Why is it important to be aware of our default states?

For one, it makes us more aware and mindful of what we’re doing.  Because actions in our lives are made up mostly of things we do without thinking about it , being aware of it makes us more mindful of what we’re doing.  Secondly, the default state isn’t necessarily a good state for us to be in – in fact more often then not it may not be.  For example, our instincts tell us to binge on sugar and watch TV.  As we’ve evolved, sugar was often limited to when we came across a fruit tree, and because of its scarcity whenever we came across a fruit tree, we’d binge.  Our default state is to binge on sugar – it create a craving/reward mechanism in our brain which is by definition addictive.

Fast forward to modern day, and our instincts are still the same, but our environment is completely different – sugar is abundant everywhere.  If we simply follow our default state, we’ll die a young death from over-consuming sugar, which is actually what most of the world is trending towards (obesity rates are increasing across the world mostly due to overconsumption – following our default state).  By questioning whether we should eat too much sugar, we’re going beyond our default state and becoming conscious of what we’re doing, which allows us to become healthier.  Our instincts don’t tell us what’s good for us, our instinct simply tells us our default state. This is why it is so incredibly important to go beyond our default state as often as possible – to better understand ourselves, our actions, and our decisions. Without doing so, we’re at the mercy of our instincts.

Whenever we follow our curiosity, we are going beyond our default state and attempting to understand more about a subject, using the resources available to us to enlighten us on a subject.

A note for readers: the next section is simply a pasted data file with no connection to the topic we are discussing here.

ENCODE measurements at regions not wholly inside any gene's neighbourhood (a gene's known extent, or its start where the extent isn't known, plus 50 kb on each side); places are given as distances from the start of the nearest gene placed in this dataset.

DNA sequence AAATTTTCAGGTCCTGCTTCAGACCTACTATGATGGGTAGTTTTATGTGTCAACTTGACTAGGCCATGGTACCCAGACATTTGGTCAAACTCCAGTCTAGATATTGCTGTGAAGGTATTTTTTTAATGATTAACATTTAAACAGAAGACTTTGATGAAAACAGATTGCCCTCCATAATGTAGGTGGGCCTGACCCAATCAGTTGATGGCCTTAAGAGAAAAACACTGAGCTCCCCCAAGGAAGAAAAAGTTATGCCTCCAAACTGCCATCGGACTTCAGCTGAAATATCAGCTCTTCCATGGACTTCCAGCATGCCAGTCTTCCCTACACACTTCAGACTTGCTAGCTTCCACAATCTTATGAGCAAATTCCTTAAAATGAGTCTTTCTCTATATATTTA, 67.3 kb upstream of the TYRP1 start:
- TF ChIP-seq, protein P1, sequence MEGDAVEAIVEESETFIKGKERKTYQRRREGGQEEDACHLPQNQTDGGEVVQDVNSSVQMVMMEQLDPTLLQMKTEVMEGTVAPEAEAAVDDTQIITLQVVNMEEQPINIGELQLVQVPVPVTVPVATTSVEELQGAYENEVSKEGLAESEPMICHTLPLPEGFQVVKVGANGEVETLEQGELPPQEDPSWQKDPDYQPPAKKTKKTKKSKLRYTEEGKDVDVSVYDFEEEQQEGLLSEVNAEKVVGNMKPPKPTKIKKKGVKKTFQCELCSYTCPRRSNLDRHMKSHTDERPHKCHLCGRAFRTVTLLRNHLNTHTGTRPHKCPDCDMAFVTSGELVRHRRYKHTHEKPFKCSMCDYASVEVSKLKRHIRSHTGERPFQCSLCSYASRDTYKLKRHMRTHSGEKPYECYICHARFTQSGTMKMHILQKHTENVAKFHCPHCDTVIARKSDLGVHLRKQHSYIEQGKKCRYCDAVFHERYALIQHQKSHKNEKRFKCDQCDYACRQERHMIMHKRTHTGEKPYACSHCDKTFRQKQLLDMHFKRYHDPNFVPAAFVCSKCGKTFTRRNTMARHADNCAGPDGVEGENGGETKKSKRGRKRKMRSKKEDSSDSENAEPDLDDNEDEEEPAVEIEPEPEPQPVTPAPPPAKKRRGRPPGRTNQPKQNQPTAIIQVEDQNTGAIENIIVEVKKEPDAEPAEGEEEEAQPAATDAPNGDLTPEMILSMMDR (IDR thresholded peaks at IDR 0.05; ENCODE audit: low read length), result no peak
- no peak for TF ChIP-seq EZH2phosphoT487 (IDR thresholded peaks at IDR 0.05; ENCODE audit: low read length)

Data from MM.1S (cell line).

Whenever we decide to consciously exercise, we are going beyond our default state to become healthier, recognizing that our default state will lead us to sit on the couch or in an office.

Whenever we read a book, we’re going beyond our default state to learn, be entertained, become more creative.

The default state of humans can be summarized by how we’ve evolved, here are a few examples:
Health – We’ve evolved to be physically active, using our bodies for the purpose of survival – hunting, building, moving, etc. Our diets were restricted to what we could find in nature due to scarcity.  Most people were physically active by default, and therefore were mentally so. Today, with abundance of everything (including food), this is not the case.  We must go beyond on our default state to overcome it.
Happiness – While difficult to measure, modern day is full of “what makes us happy?” questions, and in part this is due to the unique world we’re living in – potentially causing more unhappiness than people had in the past. Asking these questions goes beyond our default state where we may not be satisfied, fulfilled, and happy with our lives.  By studying happiness, we can begin to understand the science of what makes people happy and satisfied with their lives, which we can then use to apply to our own.  After all, we’re all human.
Wealth –  Because money is an object which dictates our freedom and how we can spend our time, people can go beyond the default state to strategize how to best manage time to create wealth.  This, in my mind, is what entrepreneurship is – consciously recognizing that wealth is a barrier in life and figuring out how to best overcome it without sacrificing your life doing so.